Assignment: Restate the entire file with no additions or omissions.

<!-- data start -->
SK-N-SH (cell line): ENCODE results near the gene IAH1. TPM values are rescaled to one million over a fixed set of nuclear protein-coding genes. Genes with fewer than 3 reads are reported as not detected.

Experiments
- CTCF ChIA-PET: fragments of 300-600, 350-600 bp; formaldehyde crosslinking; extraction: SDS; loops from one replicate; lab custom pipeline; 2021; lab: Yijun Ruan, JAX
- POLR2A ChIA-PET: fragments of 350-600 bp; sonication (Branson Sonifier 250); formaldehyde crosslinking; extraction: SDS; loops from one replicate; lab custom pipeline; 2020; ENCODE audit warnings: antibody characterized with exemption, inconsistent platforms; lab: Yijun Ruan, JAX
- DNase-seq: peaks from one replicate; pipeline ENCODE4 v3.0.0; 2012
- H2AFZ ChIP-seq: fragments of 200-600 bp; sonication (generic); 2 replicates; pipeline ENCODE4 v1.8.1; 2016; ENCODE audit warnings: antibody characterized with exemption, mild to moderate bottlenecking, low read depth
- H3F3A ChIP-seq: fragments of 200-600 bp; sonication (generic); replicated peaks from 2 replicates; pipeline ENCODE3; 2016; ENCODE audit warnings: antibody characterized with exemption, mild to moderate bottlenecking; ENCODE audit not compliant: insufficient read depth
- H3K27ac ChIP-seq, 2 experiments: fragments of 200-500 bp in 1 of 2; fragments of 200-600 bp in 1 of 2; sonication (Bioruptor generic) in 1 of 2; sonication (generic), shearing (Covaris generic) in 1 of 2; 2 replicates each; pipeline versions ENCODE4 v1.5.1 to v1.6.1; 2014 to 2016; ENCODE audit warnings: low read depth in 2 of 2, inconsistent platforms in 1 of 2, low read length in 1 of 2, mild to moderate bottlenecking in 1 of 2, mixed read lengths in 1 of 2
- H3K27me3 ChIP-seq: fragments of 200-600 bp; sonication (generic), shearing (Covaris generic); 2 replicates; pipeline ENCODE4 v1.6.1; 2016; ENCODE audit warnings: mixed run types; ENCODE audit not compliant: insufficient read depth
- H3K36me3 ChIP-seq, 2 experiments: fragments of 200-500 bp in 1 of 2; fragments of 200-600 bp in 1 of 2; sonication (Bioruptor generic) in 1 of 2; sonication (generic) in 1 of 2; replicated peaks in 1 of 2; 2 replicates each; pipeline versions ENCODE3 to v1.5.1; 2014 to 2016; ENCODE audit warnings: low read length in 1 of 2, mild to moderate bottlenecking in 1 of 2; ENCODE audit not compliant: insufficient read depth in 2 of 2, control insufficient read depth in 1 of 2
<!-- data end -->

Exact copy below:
SK-N-SH (cell line): ENCODE results near the gene IAH1. TPM values are rescaled to one million over a fixed set of nuclear protein-coding genes. Genes with fewer than 3 reads are reported as not detected.

Experiments
- CTCF ChIA-PET: fragments of 300-600, 350-600 bp; formaldehyde crosslinking; extraction: SDS; loops from one replicate; lab custom pipeline; 2021; lab: Yijun Ruan, JAX
- POLR2A ChIA-PET: fragments of 350-600 bp; sonication (Branson Sonifier 250); formaldehyde crosslinking; extraction: SDS; loops from one replicate; lab custom pipeline; 2020; ENCODE audit warnings: antibody characterized with exemption, inconsistent platforms; lab: Yijun Ruan, JAX
- DNase-seq: peaks from one replicate; pipeline ENCODE4 v3.0.0; 2012
- H2AFZ ChIP-seq: fragments of 200-600 bp; sonication (generic); 2 replicates; pipeline ENCODE4 v1.8.1; 2016; ENCODE audit warnings: antibody characterized with exemption, mild to moderate bottlenecking, low read depth
- H3F3A ChIP-seq: fragments of 200-600 bp; sonication (generic); replicated peaks from 2 replicates; pipeline ENCODE3; 2016; ENCODE audit warnings: antibody characterized with exemption, mild to moderate bottlenecking; ENCODE audit not compliant: insufficient read depth
- H3K27ac ChIP-seq, 2 experiments: fragments of 200-500 bp in 1 of 2; fragments of 200-600 bp in 1 of 2; sonication (Bioruptor generic) in 1 of 2; sonication (generic), shearing (Covaris generic) in 1 of 2; 2 replicates each; pipeline versions ENCODE4 v1.5.1 to v1.6.1; 2014 to 2016; ENCODE audit warnings: low read depth in 2 of 2, inconsistent platforms in 1 of 2, low read length in 1 of 2, mild to moderate bottlenecking in 1 of 2, mixed read lengths in 1 of 2
- H3K27me3 ChIP-seq: fragments of 200-600 bp; sonication (generic), shearing (Covaris generic); 2 replicates; pipeline ENCODE4 v1.6.1; 2016; ENCODE audit warnings: mixed run types; ENCODE audit not compliant: insufficient read depth
- H3K36me3 ChIP-seq, 2 experiments: fragments of 200-500 bp in 1 of 2; fragments of 200-600 bp in 1 of 2; sonication (Bioruptor generic) in 1 of 2; sonication (generic) in 1 of 2; replicated peaks in 1 of 2; 2 replicates each; pipeline versions ENCODE3 to v1.5.1; 2014 to 2016; ENCODE audit warnings: low read length in 1 of 2, mild to moderate bottlenecking in 1 of 2; ENCODE audit not compliant: insufficient read depth in 2 of 2, control insufficient read depth in 1 of 2